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Argentina

Cristina K, YPF And Argentina's 20 Years Of Shortsighted Economics

Editorial: President Cristina Kirchner received Congressional approval this week for the Argentine government's announced takeover of YPF, an oil and gas company. The move will help pay for her government’s pricey social programs. But at what cos

La presidenta! Argentine leader Cristina Kirchner de Fernandez (Alex E. Proimos)
La presidenta! Argentine leader Cristina Kirchner de Fernandez (Alex E. Proimos)

SANTIAGO - What Argentina is doing isn't anything new. The government once closed all the banks and, for several months, prevented people from accessing their savings. Another time it decided not to pay its debts – and then complained later when no one wanted to loan Argentina any money.

The list goes on. Several years ago it began exporting natural gas to its neighbors, but then cut off supply when domestic demand rose. It cooked the books on inflation figures to trick not just the rest of the world, but the Argentine people as well. It made a show of privatizing pension funds only to turn around and exert state control over the private administrators of those funds. It privatized Aerolíneas Argentinas, before later placing it back into state hands.

Over the past 20 years the successive governments of Argentina have done all this and more. Who then, can really be surprised that the Cristina Kirchner administration just expropriated YPF? Argentina was the only country in Latin America to privatize its main raw materials industry – the YPF oil and gas company – and sell it to a bunch of deluded private buyers who took the government at its word and paid what they considered reasonable for the transaction. Now the government is snatching YPF back from those same deluded buyers and looking for a way not to pay what it's actually worth.

History, as the saying goes, has a way of repeating itself.

What's really going on here is that the Kirchner administration needs money desperately and sees the $1 billion that YPF pulls in every year as a cash cow it can use to keep subsidizing public services and transportation. That way Argentines will continue thinking they're rich and keep spending like they're rich, thus keeping consumption at the same heightened levels that have boosted economic growth in recent years.

The YPF seizure isn't Cristina's only heavy-handed move in recent months. In March, the Argentine Congress approved a government bill stripping the Central Bank of the little independence it still had and turning in into an automatic cash machine for the president. That's no doubt where the money will come from to pay Repsol – the Spanish company that owns YPF – whatever minimum indemnity Argentina can get away with.

One of the excuses Cristina used to justify the expropriation of YPF was that Repsol wasn't investing in the development of new deposits of shale gas that were discovered in recent years. With these deposits, Argentina is believed to have the world's third largest reserves of shale gas. But according to YPF's own studies, it'll take $25 billion per year – for a decade – to really develop the resource.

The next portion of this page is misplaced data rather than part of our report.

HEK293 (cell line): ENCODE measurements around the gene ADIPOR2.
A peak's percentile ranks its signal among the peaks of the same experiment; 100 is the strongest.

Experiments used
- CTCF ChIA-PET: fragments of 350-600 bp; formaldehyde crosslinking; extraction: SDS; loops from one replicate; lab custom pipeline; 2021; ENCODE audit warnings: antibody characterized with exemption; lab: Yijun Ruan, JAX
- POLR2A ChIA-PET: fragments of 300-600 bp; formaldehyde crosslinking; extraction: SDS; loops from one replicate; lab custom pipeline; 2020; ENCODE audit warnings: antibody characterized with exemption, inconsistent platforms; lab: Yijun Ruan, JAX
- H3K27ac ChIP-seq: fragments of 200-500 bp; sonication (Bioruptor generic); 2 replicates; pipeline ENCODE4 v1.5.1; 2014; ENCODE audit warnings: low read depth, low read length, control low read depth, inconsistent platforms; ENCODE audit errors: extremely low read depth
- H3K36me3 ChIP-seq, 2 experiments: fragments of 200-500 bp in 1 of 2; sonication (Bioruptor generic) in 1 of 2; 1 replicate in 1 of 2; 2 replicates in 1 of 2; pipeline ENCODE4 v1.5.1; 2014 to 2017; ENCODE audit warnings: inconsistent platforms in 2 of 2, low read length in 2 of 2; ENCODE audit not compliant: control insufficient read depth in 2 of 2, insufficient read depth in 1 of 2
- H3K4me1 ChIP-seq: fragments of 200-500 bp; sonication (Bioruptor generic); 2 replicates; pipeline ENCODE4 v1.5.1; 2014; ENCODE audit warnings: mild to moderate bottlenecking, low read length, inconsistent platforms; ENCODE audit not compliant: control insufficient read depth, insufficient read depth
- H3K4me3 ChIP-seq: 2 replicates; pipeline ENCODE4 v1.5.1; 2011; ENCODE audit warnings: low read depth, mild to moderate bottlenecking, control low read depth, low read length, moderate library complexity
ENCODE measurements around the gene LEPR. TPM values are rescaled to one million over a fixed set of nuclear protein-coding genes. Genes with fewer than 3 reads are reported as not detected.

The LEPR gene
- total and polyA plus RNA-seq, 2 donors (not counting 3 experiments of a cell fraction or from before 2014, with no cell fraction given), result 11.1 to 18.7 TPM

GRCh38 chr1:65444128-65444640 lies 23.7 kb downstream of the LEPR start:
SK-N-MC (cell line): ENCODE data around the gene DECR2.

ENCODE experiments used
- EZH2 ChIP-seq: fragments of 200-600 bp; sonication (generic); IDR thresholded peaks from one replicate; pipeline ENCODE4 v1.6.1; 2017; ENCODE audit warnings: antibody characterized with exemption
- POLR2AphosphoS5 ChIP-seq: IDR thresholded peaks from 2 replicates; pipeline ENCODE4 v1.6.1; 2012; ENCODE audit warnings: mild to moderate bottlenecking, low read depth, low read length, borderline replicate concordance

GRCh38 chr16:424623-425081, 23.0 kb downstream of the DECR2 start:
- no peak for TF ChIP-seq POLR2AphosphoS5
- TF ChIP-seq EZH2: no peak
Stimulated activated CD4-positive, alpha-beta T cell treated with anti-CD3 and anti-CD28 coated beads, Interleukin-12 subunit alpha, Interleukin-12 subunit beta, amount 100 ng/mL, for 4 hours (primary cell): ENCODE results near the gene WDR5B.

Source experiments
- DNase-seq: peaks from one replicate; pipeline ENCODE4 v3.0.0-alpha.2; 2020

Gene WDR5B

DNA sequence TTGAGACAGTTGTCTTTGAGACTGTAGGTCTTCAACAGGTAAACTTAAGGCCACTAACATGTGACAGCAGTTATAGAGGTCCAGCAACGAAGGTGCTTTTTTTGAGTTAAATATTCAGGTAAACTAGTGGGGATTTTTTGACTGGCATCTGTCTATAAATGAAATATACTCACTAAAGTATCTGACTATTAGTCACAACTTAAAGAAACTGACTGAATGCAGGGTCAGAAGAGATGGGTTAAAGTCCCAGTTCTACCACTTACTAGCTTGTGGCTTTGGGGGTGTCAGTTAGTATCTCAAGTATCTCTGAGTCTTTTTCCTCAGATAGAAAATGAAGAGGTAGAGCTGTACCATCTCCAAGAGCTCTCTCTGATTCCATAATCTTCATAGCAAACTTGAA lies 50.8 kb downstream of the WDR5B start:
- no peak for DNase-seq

Where will that money come from now that the company is controlled by the Argentine government? Certainly not from the government itself, which says it wants to attract foreign investors. Among the names it has mentioned are the American firms Exxon and Chevron, Chinese energy giant Sinopec, and the Brazilian firm Petrobras.

Exxon, Chevron, Sinopec and Petrobras. Hmmm... Are they really going to be willing to fall into the same trap that snagged Repsol? Are they really going to risk history repeating itself, again. Come on people. Enough already.

Read the original story in Spanish

Photo – Alex E. Proimos

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Economy

In Uganda, Having A "Rolex" Is About Not Going Hungry

Experts fear the higher food prices resulting from the conflict in Ukraine could jeopardize the health of many Ugandans. Take a look at this ritzy-named simple dish.

Zziwa Fred, a street vendor who runs two fast-food businesses in central Uganda, rolls a freshly prepared chapati known as a Rolex.

Nakisanze Segawa

WAKISO — Godfrey Kizito takes a break from his busy shoe repair shop every day so he can enjoy his favorite snack, a vegetable and egg omelet rolled in a freshly prepared chapati known as a Rolex. But for the past few weeks, this daily ritual has given him neither the satisfaction nor the sustenance he is used to consuming. Kizito says this much-needed staple has shrunk in size.

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Most streets and markets in Uganda have at least one vendor firing up a hot plate ready to cook the Rolex, short for rolled eggs — which usually comes with tomatoes, cabbage and onion and is priced anywhere from 1,000 to 2,000 Ugandan shillings (28 to 57 cents). Street vendor Farouk Kiyaga says many of his customers share Kizito’s disappointment over the dwindling size of Uganda’s most popular street food, but Kiyaga is struggling with the rising cost of wheat and cooking oil.

Russia’s invasion of Ukraine has halted exports out of the two countries, which account for about 26% of wheat exports globally and about 80% of the world’s exports of sunflower oil, pushing prices to an all-time high, according to the Food and Agriculture Organization, a United Nations agency. Not only oil and wheat are affected. Prices of the most consumed foods worldwide, such as meat, grains and dairy products, hit their highest levels ever in March, making a nutritious meal even harder to buy for those who already struggle to feed themselves and their families. The U.N. organization warns the conflict could lead to as many as 13.1 million more people going hungry between 2022 and 2026.

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